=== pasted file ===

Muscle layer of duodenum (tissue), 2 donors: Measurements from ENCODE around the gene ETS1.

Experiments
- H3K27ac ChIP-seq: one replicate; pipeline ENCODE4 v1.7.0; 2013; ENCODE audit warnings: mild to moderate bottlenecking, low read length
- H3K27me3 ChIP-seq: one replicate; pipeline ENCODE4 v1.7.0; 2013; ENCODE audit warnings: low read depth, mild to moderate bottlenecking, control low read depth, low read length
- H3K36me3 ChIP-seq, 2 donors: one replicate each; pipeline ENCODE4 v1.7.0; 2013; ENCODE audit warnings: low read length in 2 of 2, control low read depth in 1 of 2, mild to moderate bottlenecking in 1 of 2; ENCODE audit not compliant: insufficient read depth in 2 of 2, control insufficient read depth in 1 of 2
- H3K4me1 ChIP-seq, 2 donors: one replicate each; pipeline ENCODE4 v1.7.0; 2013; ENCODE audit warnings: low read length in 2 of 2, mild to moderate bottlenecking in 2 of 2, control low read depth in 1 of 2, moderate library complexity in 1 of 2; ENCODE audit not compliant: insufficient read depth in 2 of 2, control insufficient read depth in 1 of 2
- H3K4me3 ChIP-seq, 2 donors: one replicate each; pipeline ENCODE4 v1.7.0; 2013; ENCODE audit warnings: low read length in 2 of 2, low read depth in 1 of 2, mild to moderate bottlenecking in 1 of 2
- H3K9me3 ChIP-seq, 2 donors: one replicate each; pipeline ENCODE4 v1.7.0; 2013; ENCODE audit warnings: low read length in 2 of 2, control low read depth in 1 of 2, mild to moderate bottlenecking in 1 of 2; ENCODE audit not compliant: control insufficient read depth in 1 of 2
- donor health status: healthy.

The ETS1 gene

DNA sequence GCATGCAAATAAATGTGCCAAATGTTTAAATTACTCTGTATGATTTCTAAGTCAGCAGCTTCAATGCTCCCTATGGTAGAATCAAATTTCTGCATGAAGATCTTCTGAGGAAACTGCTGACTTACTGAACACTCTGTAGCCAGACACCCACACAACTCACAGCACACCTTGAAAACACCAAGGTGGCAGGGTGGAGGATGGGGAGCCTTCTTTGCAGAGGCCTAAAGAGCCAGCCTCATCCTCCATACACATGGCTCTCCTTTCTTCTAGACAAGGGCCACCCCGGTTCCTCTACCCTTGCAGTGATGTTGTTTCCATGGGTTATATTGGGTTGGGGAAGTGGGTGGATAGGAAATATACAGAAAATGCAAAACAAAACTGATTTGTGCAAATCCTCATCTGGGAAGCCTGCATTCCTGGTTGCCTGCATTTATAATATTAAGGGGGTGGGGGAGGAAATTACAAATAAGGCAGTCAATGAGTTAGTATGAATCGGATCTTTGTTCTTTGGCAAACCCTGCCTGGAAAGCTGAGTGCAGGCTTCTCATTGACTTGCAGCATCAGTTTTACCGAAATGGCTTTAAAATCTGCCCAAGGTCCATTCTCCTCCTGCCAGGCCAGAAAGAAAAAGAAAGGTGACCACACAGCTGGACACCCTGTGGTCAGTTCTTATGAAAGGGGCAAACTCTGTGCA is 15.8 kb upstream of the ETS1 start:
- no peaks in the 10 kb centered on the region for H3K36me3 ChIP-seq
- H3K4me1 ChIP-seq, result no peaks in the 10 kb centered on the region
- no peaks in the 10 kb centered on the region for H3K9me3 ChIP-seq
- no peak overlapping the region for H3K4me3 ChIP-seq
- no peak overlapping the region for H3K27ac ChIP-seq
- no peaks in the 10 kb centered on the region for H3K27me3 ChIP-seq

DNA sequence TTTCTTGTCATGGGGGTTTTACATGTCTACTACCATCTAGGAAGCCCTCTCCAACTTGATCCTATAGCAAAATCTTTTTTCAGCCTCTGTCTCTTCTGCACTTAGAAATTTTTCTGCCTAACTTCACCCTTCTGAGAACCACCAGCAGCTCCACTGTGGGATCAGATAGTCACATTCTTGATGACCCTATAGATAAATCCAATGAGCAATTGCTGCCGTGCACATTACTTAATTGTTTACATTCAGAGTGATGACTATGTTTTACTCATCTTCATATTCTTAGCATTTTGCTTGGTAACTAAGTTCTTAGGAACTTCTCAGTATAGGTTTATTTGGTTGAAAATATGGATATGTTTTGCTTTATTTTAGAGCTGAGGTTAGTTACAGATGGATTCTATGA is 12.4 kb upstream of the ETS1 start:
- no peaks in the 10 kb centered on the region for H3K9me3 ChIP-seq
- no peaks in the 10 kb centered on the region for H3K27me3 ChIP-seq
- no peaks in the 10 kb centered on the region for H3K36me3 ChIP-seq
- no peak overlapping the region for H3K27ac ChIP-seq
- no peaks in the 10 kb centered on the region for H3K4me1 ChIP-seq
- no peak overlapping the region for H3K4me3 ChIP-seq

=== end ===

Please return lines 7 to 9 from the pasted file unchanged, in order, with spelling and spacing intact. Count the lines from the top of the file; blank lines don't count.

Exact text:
- H3K4me3 ChIP-seq, 2 donors: one replicate each; pipeline ENCODE4 v1.7.0; 2013; ENCODE audit warnings: low read length in 2 of 2, low read depth in 1 of 2, mild to moderate bottlenecking in 1 of 2
- H3K9me3 ChIP-seq, 2 donors: one replicate each; pipeline ENCODE4 v1.7.0; 2013; ENCODE audit warnings: low read length in 2 of 2, control low read depth in 1 of 2, mild to moderate bottlenecking in 1 of 2; ENCODE audit not compliant: control insufficient read depth in 1 of 2
- donor health status: healthy.